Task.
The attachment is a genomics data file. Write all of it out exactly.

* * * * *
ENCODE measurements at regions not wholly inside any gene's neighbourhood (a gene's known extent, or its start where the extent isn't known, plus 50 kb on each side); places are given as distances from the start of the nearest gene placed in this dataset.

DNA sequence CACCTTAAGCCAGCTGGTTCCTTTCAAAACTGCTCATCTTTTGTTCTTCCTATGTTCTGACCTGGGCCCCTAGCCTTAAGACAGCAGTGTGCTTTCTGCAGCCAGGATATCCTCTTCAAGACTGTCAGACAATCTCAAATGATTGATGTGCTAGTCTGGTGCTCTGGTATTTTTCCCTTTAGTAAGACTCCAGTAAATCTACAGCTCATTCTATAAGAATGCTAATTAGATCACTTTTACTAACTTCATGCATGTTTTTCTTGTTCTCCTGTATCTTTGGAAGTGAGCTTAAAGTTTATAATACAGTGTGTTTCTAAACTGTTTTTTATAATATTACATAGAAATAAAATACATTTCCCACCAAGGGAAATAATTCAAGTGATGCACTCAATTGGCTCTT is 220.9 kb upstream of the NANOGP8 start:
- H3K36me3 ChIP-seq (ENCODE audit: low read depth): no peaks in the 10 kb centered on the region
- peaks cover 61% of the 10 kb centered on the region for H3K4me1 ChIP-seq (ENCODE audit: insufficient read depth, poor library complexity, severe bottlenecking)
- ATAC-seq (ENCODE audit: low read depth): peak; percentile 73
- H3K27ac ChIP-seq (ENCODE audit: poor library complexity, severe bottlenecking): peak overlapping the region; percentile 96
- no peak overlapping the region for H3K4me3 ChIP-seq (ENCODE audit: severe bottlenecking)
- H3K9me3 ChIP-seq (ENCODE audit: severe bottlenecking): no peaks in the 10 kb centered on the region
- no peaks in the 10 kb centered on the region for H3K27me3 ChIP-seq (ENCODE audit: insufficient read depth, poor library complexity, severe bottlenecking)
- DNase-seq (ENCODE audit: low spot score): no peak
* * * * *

ENCODE measurements at regions not wholly inside any gene's neighbourhood (a gene's known extent, or its start where the extent isn't known, plus 50 kb on each side); places are given as distances from the start of the nearest gene placed in this dataset.

DNA sequence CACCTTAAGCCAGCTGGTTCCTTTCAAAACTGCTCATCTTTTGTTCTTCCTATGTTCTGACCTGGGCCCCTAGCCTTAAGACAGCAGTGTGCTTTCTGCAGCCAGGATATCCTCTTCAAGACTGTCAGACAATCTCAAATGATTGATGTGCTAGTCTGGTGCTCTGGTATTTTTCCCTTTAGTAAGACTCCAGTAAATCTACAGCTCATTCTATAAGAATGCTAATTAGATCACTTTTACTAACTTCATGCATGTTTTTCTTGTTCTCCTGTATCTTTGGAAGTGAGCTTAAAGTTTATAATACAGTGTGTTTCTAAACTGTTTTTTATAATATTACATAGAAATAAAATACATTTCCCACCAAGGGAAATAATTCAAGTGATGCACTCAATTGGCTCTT is 220.9 kb upstream of the NANOGP8 start:
- H3K36me3 ChIP-seq (ENCODE audit: low read depth): no peaks in the 10 kb centered on the region
- peaks cover 61% of the 10 kb centered on the region for H3K4me1 ChIP-seq (ENCODE audit: insufficient read depth, poor library complexity, severe bottlenecking)
- ATAC-seq (ENCODE audit: low read depth): peak; percentile 73
- H3K27ac ChIP-seq (ENCODE audit: poor library complexity, severe bottlenecking): peak overlapping the region; percentile 96
- no peak overlapping the region for H3K4me3 ChIP-seq (ENCODE audit: severe bottlenecking)
- H3K9me3 ChIP-seq (ENCODE audit: severe bottlenecking): no peaks in the 10 kb centered on the region
- no peaks in the 10 kb centered on the region for H3K27me3 ChIP-seq (ENCODE audit: insufficient read depth, poor library complexity, severe bottlenecking)
- DNase-seq (ENCODE audit: low spot score): no peak